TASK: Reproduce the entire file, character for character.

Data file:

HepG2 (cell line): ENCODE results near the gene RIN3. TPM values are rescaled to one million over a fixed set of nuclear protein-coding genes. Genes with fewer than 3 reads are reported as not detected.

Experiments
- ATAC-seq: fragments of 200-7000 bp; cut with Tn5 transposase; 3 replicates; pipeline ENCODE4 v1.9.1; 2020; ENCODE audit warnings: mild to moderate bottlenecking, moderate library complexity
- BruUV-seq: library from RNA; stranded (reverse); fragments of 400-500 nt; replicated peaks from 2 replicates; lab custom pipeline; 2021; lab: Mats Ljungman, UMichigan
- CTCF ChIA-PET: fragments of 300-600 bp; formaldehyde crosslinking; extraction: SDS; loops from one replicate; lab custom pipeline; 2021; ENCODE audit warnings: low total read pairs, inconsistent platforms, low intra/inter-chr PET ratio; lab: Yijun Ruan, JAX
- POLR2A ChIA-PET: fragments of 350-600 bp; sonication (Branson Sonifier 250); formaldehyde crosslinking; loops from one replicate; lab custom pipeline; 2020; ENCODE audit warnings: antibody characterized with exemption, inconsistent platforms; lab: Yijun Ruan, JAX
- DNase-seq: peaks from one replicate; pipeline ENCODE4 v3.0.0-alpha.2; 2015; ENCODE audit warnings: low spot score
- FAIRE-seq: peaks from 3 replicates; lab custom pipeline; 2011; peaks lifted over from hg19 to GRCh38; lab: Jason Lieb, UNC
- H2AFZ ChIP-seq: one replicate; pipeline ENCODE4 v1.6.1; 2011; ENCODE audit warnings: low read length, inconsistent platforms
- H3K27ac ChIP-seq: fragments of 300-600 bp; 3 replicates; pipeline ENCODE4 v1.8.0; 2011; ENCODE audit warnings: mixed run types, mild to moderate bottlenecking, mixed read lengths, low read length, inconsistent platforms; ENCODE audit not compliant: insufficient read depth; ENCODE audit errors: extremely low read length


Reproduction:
HepG2 (cell line): ENCODE results near the gene RIN3. TPM values are rescaled to one million over a fixed set of nuclear protein-coding genes. Genes with fewer than 3 reads are reported as not detected.

Experiments
- ATAC-seq: fragments of 200-7000 bp; cut with Tn5 transposase; 3 replicates; pipeline ENCODE4 v1.9.1; 2020; ENCODE audit warnings: mild to moderate bottlenecking, moderate library complexity
- BruUV-seq: library from RNA; stranded (reverse); fragments of 400-500 nt; replicated peaks from 2 replicates; lab custom pipeline; 2021; lab: Mats Ljungman, UMichigan
- CTCF ChIA-PET: fragments of 300-600 bp; formaldehyde crosslinking; extraction: SDS; loops from one replicate; lab custom pipeline; 2021; ENCODE audit warnings: low total read pairs, inconsistent platforms, low intra/inter-chr PET ratio; lab: Yijun Ruan, JAX
- POLR2A ChIA-PET: fragments of 350-600 bp; sonication (Branson Sonifier 250); formaldehyde crosslinking; loops from one replicate; lab custom pipeline; 2020; ENCODE audit warnings: antibody characterized with exemption, inconsistent platforms; lab: Yijun Ruan, JAX
- DNase-seq: peaks from one replicate; pipeline ENCODE4 v3.0.0-alpha.2; 2015; ENCODE audit warnings: low spot score
- FAIRE-seq: peaks from 3 replicates; lab custom pipeline; 2011; peaks lifted over from hg19 to GRCh38; lab: Jason Lieb, UNC
- H2AFZ ChIP-seq: one replicate; pipeline ENCODE4 v1.6.1; 2011; ENCODE audit warnings: low read length, inconsistent platforms
- H3K27ac ChIP-seq: fragments of 300-600 bp; 3 replicates; pipeline ENCODE4 v1.8.0; 2011; ENCODE audit warnings: mixed run types, mild to moderate bottlenecking, mixed read lengths, low read length, inconsistent platforms; ENCODE audit not compliant: insufficient read depth; ENCODE audit errors: extremely low read length